The time had come in Westside Community Schools (NE) to search for a new K–8 English language arts curriculum. With new state ELA standards in place, several materials contracts up for renewal, and a strong desire among district leadership to strengthen and align instruction across grade levels, Westside started the process of piloting and selecting a new curriculum in the 2021–2022 school year.
Setting Conditions for Success: Grounding Leaders in the Science of Reading
- 6,221 students
- 71% White, 10% Black, 8% Hispanic
- Piloted Wit & Wisdom® in school year 2022–2023; full adoption planned for the school year 2023–2024
Before diving into the pilot process, Westside worked with two teacher education professors from the local university, the University of Nebraska Omaha, to provide a day and a half of professional learning for the district’s curriculum leaders focused on literacy best practices and Scarborough’s Reading Rope. The content was also offered to the district’s group of teacher–leaders—known as their Toolbox teachers—in June 2022. Three days of the weeklong summer series focused on the literacy best practices, followed by sessions on the new Nebraska State Standards and Achieve the Core’s Instructional Materials Evaluation Tool (IMET) for ELA.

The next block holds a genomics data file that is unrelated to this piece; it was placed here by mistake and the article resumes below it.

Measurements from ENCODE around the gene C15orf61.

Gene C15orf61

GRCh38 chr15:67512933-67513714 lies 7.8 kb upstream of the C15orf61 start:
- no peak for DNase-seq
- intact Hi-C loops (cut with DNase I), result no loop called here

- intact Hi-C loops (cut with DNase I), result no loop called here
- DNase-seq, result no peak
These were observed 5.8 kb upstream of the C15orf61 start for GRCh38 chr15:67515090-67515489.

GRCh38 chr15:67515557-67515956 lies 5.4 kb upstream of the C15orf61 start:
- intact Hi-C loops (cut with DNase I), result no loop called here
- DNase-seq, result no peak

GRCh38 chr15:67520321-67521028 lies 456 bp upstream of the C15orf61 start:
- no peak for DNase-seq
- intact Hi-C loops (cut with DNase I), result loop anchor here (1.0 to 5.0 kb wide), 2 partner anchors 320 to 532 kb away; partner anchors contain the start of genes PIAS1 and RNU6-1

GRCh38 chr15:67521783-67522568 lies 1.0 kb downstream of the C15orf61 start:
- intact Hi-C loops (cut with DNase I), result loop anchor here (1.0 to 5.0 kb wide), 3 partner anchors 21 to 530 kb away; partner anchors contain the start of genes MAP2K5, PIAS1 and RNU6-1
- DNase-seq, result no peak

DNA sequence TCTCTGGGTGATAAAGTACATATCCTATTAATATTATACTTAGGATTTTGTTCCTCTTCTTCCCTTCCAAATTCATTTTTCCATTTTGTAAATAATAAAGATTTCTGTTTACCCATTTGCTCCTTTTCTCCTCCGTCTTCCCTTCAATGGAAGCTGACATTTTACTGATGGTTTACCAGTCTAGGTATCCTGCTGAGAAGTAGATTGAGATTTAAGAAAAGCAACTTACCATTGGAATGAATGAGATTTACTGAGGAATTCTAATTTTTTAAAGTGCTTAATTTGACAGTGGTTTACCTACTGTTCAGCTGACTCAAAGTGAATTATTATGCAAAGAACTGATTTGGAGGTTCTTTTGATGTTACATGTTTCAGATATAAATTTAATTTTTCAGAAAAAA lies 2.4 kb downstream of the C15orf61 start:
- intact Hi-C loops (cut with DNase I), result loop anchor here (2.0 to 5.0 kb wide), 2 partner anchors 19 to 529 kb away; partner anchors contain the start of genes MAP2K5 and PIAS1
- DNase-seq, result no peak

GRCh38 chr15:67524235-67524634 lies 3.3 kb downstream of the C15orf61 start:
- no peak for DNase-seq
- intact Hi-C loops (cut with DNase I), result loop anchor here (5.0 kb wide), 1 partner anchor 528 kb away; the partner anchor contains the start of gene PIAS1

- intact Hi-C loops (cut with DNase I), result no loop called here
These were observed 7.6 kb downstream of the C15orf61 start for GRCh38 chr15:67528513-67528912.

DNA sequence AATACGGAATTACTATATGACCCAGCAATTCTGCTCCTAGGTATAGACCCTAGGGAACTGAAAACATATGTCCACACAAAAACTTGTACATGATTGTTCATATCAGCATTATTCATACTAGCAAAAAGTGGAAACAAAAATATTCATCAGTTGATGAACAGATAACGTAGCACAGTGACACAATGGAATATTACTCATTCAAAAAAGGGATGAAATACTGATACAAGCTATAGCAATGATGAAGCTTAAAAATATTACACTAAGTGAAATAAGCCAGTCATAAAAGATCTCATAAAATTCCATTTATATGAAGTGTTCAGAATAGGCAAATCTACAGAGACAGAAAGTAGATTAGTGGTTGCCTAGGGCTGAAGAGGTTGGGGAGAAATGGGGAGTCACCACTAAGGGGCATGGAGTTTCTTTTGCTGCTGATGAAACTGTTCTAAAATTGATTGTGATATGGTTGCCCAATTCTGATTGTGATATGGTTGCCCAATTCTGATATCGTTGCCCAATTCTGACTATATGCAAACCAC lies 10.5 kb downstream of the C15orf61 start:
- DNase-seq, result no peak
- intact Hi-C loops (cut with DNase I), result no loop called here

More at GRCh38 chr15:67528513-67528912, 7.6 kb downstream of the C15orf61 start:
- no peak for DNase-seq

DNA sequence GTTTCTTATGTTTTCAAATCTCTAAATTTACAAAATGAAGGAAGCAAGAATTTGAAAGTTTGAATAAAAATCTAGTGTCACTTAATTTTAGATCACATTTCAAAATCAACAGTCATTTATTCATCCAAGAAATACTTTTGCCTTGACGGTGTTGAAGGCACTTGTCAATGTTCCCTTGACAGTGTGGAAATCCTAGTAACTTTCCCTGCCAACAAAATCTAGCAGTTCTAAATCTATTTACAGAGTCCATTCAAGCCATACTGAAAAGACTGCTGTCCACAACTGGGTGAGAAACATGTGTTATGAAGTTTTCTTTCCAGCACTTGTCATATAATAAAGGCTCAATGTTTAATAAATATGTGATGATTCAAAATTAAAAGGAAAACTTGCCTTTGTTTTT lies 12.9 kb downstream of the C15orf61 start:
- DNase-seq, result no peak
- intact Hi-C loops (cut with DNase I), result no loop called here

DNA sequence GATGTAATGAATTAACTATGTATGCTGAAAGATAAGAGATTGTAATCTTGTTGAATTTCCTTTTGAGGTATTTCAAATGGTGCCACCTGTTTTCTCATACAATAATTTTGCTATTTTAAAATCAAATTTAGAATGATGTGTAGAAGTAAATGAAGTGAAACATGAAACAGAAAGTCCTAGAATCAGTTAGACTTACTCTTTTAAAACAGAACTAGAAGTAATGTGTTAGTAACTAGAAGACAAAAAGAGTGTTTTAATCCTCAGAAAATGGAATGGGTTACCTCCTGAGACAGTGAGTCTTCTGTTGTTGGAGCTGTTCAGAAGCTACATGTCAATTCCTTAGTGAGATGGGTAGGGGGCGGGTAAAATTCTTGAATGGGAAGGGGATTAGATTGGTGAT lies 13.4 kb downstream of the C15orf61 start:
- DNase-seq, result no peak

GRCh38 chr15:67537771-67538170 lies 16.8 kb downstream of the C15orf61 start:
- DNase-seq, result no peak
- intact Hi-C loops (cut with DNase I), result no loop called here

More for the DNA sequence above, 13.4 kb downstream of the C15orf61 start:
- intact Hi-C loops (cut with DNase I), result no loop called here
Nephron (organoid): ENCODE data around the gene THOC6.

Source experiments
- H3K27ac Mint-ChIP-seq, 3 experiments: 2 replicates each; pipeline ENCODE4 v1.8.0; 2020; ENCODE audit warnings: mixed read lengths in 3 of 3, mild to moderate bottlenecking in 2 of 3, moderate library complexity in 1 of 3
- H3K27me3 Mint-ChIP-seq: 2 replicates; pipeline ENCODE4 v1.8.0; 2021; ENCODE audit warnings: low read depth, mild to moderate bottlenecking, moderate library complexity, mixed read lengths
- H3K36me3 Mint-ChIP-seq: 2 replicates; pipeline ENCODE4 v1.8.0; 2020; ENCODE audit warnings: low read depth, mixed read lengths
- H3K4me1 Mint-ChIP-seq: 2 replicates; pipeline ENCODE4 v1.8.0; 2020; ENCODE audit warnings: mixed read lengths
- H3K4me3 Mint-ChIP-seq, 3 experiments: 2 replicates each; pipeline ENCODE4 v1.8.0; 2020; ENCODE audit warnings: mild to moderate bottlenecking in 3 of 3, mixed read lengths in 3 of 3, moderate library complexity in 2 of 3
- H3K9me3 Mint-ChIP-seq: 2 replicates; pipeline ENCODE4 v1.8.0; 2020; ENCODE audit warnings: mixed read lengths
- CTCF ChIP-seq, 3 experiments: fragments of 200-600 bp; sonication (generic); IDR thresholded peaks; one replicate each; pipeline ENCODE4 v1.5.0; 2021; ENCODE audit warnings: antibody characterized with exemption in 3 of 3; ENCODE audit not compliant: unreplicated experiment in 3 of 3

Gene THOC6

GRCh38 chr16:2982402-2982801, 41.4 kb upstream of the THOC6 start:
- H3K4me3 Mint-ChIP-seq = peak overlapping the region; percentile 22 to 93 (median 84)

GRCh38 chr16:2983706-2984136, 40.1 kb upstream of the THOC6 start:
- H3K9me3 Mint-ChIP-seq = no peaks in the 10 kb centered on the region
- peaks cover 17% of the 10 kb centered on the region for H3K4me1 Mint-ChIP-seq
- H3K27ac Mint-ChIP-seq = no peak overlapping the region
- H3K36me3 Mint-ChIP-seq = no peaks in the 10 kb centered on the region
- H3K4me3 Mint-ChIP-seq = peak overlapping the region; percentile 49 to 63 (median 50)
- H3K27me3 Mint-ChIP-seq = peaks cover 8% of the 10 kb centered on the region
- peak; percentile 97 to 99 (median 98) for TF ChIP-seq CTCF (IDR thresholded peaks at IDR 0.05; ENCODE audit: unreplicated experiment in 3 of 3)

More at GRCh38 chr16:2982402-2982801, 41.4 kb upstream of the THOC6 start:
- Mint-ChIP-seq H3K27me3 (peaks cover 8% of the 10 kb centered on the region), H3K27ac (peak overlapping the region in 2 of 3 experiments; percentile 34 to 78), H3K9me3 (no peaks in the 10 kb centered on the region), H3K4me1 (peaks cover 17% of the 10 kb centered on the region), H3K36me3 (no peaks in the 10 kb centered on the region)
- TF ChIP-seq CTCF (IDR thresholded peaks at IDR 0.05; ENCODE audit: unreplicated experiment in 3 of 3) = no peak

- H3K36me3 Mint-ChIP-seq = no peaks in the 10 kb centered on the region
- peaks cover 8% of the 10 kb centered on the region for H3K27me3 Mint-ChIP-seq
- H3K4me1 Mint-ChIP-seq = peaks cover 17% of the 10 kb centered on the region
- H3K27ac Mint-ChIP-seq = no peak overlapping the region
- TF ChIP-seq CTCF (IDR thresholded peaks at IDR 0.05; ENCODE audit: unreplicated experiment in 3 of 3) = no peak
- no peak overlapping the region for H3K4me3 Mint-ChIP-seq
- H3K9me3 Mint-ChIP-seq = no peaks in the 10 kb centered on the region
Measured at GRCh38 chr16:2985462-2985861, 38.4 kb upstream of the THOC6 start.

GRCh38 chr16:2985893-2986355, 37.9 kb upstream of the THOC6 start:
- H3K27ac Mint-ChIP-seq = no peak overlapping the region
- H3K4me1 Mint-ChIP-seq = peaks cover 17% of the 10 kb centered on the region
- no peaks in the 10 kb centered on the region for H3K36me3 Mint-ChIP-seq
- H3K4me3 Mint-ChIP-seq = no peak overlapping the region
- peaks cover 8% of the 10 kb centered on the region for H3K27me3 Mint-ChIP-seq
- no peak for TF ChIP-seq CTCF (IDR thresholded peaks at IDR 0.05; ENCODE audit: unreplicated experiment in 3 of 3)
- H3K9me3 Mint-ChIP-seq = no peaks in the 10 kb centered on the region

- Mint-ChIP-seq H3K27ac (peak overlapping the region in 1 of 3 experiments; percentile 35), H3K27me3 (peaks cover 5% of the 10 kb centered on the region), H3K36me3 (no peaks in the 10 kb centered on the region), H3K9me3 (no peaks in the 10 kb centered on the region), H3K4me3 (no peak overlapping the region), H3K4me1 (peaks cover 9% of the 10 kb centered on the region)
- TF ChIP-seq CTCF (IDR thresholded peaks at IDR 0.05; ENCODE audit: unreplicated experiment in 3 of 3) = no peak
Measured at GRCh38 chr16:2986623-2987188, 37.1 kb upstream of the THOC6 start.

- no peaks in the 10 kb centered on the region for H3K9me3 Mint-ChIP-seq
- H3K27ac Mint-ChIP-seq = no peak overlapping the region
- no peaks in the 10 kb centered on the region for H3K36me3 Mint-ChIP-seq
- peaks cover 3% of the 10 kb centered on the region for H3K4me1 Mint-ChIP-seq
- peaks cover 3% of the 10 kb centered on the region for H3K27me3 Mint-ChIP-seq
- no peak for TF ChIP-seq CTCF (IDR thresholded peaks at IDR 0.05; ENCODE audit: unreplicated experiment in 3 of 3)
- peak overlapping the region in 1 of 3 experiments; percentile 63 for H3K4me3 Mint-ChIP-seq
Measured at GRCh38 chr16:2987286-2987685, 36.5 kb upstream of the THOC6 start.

As an output of this professional learning experience, participating teachers created their own evaluation rubric, to be used along with the IMET rubric to evaluate materials in the upcoming pilot. This gave the district a clear, research-based, and agreed-upon set of criteria to help them vet which ELA curriculum would best meet their needs.
Narrowing Down the Field: Translating Professional Learning into Practice
Promoting Collaboration Across Grade Levels
K–8 alignment and cohesion were extremely important to Westside, so district leaders worked hard to make the pilot process a true K–8 experience. Teachers were seated with peers from other grade levels during professional learning, and teachers were assigned to groups of mixed grade levels when evaluating curricula. This intentional organization helped prevent teachers from focusing their decision-making solely on their own grade level.